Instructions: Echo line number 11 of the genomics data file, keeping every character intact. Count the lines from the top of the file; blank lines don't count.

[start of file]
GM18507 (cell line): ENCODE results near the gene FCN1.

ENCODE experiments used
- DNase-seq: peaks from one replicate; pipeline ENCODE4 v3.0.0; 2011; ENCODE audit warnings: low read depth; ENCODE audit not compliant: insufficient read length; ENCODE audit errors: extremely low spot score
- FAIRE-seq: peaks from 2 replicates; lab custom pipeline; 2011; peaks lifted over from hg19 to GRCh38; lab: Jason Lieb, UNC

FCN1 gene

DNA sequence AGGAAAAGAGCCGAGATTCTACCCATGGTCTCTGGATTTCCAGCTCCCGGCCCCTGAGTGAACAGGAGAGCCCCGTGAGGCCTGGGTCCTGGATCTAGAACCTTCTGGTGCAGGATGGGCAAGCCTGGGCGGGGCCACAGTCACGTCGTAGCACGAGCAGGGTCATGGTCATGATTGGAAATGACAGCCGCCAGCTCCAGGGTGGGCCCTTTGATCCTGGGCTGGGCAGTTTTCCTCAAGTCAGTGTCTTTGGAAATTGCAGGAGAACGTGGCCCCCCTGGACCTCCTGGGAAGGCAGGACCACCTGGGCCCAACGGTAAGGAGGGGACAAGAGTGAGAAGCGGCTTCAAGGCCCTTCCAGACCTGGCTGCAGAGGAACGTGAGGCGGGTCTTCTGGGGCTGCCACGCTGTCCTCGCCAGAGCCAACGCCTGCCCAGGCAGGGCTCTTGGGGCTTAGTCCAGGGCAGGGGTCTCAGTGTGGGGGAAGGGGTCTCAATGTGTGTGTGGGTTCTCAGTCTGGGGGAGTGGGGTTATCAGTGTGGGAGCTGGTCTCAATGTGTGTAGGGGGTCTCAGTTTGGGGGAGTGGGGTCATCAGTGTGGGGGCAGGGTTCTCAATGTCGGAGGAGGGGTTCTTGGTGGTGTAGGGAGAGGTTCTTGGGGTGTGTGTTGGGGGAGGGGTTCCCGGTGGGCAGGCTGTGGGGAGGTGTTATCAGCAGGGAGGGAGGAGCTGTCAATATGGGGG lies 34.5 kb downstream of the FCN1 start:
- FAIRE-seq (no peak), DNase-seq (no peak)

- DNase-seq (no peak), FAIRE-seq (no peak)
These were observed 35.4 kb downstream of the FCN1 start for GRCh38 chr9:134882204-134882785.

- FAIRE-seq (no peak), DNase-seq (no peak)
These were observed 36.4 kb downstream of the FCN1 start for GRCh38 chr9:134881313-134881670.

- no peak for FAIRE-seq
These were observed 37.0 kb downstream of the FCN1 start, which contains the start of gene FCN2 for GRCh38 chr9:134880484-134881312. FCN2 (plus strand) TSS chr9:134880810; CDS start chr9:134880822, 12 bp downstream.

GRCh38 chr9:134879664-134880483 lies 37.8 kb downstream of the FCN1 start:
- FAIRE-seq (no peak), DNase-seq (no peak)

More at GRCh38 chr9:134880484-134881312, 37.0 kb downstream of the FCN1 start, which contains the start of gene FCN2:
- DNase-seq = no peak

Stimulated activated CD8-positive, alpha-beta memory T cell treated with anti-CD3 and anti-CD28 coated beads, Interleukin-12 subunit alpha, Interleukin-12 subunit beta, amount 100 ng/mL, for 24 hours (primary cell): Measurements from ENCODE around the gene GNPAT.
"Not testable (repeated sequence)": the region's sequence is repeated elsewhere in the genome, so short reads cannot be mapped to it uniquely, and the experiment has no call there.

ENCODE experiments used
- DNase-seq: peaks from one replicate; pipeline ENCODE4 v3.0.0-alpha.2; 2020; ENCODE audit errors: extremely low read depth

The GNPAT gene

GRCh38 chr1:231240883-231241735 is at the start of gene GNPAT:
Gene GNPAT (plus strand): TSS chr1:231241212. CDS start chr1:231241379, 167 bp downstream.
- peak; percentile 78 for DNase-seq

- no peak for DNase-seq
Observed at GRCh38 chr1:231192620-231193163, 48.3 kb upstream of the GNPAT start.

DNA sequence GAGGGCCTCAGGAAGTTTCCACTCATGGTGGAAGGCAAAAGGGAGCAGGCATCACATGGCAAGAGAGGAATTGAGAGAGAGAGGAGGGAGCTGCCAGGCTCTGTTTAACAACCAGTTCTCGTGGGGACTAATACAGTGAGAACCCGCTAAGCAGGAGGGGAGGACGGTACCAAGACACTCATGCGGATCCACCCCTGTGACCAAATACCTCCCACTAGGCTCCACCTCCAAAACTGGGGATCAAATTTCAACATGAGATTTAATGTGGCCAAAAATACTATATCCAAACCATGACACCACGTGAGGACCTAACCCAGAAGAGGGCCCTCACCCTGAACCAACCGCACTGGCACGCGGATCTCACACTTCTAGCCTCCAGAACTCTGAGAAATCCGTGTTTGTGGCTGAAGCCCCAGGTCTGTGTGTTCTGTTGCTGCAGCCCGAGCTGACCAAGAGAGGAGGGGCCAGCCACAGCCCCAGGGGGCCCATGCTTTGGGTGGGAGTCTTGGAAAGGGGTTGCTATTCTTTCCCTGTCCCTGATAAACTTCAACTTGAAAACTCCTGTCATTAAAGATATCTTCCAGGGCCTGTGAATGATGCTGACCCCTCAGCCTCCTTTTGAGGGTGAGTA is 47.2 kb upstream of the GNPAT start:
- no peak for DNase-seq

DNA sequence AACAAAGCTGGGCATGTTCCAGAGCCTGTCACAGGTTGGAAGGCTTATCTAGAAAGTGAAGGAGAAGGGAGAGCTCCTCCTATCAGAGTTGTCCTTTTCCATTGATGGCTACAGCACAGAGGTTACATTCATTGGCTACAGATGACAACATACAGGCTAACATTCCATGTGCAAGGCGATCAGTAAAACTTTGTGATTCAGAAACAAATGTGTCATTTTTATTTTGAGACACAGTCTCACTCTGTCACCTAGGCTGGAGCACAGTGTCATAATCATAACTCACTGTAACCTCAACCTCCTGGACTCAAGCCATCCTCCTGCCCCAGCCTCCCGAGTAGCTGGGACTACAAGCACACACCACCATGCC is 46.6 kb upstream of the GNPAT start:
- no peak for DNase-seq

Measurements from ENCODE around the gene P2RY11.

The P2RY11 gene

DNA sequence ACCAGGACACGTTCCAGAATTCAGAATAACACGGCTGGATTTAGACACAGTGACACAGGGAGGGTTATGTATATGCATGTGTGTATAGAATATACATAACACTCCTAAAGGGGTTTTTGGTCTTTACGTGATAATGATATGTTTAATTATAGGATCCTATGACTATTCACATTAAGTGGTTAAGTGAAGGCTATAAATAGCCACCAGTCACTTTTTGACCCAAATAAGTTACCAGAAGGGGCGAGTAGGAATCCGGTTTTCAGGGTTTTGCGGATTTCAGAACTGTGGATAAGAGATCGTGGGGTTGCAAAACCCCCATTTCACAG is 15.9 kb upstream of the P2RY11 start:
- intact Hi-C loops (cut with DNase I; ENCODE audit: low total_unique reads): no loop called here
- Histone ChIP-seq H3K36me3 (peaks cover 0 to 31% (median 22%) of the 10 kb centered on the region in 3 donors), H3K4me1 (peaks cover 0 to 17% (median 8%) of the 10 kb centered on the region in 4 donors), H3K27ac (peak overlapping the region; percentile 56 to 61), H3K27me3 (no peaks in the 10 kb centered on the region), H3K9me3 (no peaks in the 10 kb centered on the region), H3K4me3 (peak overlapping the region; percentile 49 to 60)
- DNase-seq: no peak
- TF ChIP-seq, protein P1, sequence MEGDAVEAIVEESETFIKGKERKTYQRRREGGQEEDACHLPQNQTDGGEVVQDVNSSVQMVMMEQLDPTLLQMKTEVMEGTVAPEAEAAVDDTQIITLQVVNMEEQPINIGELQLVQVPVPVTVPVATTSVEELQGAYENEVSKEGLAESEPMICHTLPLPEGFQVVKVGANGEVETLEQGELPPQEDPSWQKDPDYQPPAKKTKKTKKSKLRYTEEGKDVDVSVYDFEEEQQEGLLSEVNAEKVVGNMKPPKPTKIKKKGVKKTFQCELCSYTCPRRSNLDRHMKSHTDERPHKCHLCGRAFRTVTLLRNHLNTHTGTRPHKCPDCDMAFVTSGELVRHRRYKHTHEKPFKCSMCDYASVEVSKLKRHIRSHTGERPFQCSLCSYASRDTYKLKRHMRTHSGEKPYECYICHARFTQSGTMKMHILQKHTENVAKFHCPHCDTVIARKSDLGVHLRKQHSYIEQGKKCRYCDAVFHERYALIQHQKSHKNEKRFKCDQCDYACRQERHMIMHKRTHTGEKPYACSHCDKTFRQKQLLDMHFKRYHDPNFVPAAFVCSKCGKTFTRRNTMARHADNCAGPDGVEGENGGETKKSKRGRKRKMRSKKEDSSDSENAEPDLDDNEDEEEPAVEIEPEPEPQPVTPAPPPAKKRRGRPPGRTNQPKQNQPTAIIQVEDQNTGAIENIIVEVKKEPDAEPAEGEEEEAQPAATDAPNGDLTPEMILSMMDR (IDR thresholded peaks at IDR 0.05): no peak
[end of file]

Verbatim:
These were observed 36.4 kb downstream of the FCN1 start for GRCh38 chr9:134881313-134881670.